Reading SPSS, SAS and Stata data into R using the haven package

In this short article I introduce the haven package in R, and how it can be used for importing data from SPSS in SAV-file format into R. I already demonstrated this as part of a longer coding example, in which I animated spatial distribution of specimen detections as documented in a SAV-file. In previous posts I also demonstrated how to read in data in R from formats such as csv, json, xlsx and xml. I have also written articles covering sqlite3 in R and sqlite3 in Python. I furthermore demonstrated how one can connect a sqlite3 database engine to Python.

In this article I just simply want to demonstrate the haven package – in case you are wondering how to import SPSS data into R.

The haven package is useful for analysts working with SPSS, SAS and Stata

Analysts can use the “haven” package in R for reading and processing data from SAS, SPSS and Stata. I can use different functions for this, provided by the haven package: – read_sas() for reading data in SAS format – read_sav() for reading data in SAV-file format, from SPSS – read_dta() for reading in data dta-format from Stata.

Below I install the haven package and read in an exemplaric sav-file, using the read_sav function.

#install.packages("haven")
library(haven)
## Warning: package 'haven' was built under R version 3.6.3
data = read_sav("data.sav")
head(data)
## # A tibble: 6 x 35
##   CollectionID Country Countrycode Location Region Site  Latitude Longitude
##          <dbl> <chr>   <chr>       <chr>    <chr>  <chr>    <dbl>     <dbl>
## 1        63079 France  FR          Thiverv~ Yveli~ N/A       48.9      1.92
## 2        63081 France  FR          Monchy ~ Somme  N/A       49.8      3.05
## 3        63086 France  FR          Goudelin Côtes~ N/A       48.5     -3.02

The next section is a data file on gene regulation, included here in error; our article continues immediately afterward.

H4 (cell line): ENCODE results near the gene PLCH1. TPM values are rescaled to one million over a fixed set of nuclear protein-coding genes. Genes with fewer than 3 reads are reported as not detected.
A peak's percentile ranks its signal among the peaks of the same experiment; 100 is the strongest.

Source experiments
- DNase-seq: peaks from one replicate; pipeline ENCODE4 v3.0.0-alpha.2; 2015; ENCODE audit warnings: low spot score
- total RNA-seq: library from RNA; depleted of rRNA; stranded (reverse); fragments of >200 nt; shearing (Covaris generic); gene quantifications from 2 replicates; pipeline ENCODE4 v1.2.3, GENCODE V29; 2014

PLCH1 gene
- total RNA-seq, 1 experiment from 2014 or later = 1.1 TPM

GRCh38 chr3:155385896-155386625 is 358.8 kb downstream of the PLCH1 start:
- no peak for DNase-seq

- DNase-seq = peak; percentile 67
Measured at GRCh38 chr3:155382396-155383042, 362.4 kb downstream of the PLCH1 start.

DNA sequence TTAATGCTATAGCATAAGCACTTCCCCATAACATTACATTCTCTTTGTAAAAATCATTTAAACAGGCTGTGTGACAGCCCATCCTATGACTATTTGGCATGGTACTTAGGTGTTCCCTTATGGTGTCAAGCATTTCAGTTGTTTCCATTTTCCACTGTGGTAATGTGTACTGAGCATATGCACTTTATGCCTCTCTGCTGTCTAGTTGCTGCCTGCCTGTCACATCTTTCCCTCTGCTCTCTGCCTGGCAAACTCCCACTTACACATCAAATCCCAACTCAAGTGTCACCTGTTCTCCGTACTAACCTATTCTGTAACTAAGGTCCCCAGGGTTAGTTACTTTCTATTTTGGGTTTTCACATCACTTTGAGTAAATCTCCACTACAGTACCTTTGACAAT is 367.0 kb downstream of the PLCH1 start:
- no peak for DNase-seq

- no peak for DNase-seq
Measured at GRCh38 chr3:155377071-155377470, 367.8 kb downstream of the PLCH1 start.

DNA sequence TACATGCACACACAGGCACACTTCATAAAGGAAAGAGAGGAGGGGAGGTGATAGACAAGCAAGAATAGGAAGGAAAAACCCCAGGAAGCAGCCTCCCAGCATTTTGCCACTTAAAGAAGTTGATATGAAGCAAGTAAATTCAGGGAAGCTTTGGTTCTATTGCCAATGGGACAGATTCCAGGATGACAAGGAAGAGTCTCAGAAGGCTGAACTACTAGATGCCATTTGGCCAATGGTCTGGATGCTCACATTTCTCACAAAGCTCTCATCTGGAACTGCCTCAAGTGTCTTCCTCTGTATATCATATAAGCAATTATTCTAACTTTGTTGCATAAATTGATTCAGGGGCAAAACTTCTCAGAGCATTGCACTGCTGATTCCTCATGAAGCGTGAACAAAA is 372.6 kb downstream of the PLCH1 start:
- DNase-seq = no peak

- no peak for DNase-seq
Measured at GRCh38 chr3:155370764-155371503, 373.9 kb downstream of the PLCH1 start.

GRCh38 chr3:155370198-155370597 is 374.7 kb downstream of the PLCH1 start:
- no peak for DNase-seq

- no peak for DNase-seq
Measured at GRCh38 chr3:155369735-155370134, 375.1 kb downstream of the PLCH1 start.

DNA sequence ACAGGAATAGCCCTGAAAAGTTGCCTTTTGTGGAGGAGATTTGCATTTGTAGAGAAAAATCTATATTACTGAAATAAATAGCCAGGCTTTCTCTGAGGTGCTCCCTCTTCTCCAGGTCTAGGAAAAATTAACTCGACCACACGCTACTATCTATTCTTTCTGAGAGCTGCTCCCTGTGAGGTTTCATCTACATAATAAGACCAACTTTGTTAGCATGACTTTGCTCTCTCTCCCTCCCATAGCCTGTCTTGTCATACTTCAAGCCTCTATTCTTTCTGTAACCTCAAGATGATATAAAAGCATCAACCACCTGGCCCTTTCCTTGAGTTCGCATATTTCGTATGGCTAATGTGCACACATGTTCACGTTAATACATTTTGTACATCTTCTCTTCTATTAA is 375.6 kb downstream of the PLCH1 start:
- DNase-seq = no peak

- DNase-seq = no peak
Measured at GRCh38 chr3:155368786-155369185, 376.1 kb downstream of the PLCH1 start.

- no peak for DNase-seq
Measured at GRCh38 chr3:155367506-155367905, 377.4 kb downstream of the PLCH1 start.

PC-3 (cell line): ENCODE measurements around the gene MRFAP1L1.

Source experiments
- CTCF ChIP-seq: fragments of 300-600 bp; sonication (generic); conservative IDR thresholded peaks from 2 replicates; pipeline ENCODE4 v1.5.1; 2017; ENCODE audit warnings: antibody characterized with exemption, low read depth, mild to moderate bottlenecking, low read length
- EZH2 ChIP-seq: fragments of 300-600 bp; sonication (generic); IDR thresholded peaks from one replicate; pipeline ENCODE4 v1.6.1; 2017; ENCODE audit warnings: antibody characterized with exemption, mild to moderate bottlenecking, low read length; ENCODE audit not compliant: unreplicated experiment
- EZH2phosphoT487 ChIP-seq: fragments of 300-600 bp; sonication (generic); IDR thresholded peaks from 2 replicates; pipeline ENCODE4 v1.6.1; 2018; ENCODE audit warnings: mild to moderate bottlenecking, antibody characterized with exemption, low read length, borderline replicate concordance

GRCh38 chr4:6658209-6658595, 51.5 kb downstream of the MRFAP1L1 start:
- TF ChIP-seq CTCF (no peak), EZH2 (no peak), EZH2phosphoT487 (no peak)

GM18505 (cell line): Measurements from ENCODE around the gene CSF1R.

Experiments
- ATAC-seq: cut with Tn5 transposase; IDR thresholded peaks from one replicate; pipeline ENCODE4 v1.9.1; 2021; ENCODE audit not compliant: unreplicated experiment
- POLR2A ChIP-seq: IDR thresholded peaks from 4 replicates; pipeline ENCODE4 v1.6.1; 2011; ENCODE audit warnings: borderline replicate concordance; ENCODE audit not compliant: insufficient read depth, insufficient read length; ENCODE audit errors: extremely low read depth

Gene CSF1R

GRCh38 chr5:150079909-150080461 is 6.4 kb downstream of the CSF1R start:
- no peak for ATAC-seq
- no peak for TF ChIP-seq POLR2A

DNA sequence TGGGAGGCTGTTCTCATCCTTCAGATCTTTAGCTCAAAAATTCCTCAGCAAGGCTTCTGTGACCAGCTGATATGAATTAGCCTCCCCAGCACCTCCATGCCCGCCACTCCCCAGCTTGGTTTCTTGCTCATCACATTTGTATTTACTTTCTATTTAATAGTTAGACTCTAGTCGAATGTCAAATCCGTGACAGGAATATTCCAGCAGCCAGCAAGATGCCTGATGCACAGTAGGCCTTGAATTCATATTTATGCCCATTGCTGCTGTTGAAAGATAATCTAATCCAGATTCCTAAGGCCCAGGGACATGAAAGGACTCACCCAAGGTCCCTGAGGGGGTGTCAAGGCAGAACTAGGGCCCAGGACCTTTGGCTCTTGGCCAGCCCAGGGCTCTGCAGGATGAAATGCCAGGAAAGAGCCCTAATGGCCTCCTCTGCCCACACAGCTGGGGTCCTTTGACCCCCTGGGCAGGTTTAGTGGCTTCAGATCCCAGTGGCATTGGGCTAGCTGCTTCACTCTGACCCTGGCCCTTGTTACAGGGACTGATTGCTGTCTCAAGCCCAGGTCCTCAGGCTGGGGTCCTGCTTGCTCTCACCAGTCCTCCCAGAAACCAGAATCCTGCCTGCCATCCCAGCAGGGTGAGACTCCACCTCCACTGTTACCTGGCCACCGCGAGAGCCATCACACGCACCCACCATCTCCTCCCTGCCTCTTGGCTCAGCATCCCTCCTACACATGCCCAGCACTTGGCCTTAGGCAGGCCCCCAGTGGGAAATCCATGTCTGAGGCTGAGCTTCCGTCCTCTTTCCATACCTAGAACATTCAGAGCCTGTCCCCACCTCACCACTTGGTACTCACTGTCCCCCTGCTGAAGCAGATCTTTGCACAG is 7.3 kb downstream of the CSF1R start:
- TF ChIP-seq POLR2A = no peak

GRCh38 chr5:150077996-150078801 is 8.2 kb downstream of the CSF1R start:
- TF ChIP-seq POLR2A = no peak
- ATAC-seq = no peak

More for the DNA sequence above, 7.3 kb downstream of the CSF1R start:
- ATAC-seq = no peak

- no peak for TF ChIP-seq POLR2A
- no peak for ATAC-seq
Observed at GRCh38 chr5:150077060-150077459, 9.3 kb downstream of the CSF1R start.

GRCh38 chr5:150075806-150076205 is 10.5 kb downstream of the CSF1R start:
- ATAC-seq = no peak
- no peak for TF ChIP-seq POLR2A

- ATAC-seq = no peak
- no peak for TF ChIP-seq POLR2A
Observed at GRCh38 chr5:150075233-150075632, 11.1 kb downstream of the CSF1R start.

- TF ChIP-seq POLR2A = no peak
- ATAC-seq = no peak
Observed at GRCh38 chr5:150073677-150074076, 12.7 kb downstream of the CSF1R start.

## 4        63089 France  FR          Fiefs    Pas-d~ N/A       50.4      2.33
## 5        63090 France  FR          Villene~ Esson~ N/A       48.4      2.25
## 6        63099 France  FR          Tatingh~ Pas-d~ N/A       50.7      2.21
## # ... with 27 more variables: Long_BIN <dbl>, Lat_BIN <dbl>,
## #   Long_Lat_Bin <dbl>, Envi_BIN <chr>, Cultivar <chr>, Geneticgroup <S3:
## #   haven_labelled>, Racename <chr>, Yr_complexity <dbl>, miss_Yr <dbl>,
## #   Yr1 <dbl>, Yr2 <dbl>, Yr3 <dbl>, Yr4 <dbl>, Yr6 <dbl>, Yr7 <dbl>,
## #   Yr8 <dbl>, Yr9 <dbl>, Yr10 <dbl>, Yr15 <dbl>, Yr17 <dbl>, Yr24 <dbl>,
## #   Yr25 <dbl>, Yr27 <dbl>, Yr32 <dbl>, YrSp <dbl>, YrAvS <dbl>,
## #   YrAmb <dbl>

Data is read in tibble format, as demonstrated below.

class(data)
## [1] "tbl_df"     "tbl"        "data.frame"

The haven package converts value labels – and they can be factorized

When reading in data from e.g. a SAV-file using the haven R-package value labels are translated into new labels, of class “labelled”. This ensures that the original semantic can be maintained. Labels can be turned into factors using as_factor().

The haven package does NOT convert character vectors into factors.

When reading in data using the haven package dates and times are converted into date and time class format.

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